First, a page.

Monday, November 7, 2016

"Dear Ellen, I caught my son with his hands down his pants..."

"I caught my son with his hands down his pants. He's 5 yo. How do I stop him? I feel so guilty that he's doing this."

Kids aren't my field but I'm going to answer this on the basis of developmental psychology.

First of all, what do you remember from when you're five? My bet is not very much.

When we are little, we're more about doing than thinking. Kids explore and do what they enjoy. It's why they clamour for ice-cream, back scratches or a million other things. Your little boy discovered that touching his willy is pleasurable, so he does so.

You say you feel guilty and at a guess, I'm thinking you're attributing all kinds of labels that apply to adults who have mental health problems like exhibitionism. The thing is, your little son is not an adult. He's five years old, innocent and he has no idea about our taboos and shibboleths.

Most little boys and girls do play with themselves, bouncing on bicycles, rubbing up against things. Typical ages for this run from 2 to 6 years old. Ask other mums and you'll hear plenty of stories. Normally it's just a phase and they grow out of it.

Note: in some cases, the phase turns into an obsession. It's unusual and it can be rooted in boredom as well as anxiety and depression. If this happens, you should have a chat with someone who specialises in child psychology. Again, it's not a sign of moral depravity but rather a comfort seeking response because of something else going on. So it's nothing to be ashamed about but you might seek some help.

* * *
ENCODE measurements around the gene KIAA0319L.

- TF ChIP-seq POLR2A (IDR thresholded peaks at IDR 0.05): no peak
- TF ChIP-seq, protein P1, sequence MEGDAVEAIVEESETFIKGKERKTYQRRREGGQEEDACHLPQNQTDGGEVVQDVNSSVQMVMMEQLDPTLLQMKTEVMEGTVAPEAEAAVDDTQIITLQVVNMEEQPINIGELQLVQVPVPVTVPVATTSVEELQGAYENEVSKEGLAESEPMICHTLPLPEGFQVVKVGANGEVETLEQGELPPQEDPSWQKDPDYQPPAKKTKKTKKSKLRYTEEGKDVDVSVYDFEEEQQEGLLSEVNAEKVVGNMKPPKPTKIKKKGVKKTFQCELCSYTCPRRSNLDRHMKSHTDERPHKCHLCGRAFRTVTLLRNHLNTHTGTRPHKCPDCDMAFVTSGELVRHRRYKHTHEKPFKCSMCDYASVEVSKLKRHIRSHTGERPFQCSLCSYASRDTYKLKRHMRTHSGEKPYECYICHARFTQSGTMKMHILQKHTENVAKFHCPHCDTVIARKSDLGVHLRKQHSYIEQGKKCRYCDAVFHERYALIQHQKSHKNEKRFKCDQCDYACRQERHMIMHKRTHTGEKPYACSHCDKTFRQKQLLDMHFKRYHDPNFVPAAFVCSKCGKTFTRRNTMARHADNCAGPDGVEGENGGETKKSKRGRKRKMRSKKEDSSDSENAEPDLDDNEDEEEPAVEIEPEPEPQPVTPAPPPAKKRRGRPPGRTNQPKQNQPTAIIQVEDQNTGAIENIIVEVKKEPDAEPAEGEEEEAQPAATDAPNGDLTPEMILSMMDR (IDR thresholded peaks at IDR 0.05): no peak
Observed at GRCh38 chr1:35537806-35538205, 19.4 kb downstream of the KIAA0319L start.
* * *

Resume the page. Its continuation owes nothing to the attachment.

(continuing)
From your note I have the impression your boy isn't obsessed. However, when this is part of normal development, it's a good opportunity to explain about privacy. "Sweetie, that part of you is private. Like you go to the bathroom for pee-pee, touching that part of you is not for everyone to see."

That will help him learn about limits in a safe and natural way, and it will help you talk him out of touching himself when you've a house full of visitors.

In the meantime, try not to stress or shout from frustration. Little kids aren't complex thinkers but they are ace at emotion. So he'll see you're upset and not really understand why. He'll also feel bad about himself and for a little one that's a heartbreaking experience.

Also, avoid well-meaning others butting in with frightening tales like, "Your hands will fall off!" Scare tactics are damaging and must be avoided. 

Now, about you. You say you feel guilty and that worries me.

Mums are under tremendous pressure. From what I see, you're supposed to sing while hypnobirthing, breastfeed for umpteen years, and then raise a clean-eating kid who gets straight As from pre-kindy onwards. And in your spare time you're to be a sexy, nurturing kitchen and bedroom goddess.

Please take a moment to stand back and recognise this is a load of bollocks. You're a loving mum and you're raising a boy while holding down a job. That's not easy. Take a break and realise what impossible standards are about. Be kind to yourself and enjoy watching your little boy grow up.

Have a question?  During November 2016 I'm offering a free agony aunt service. Email me!


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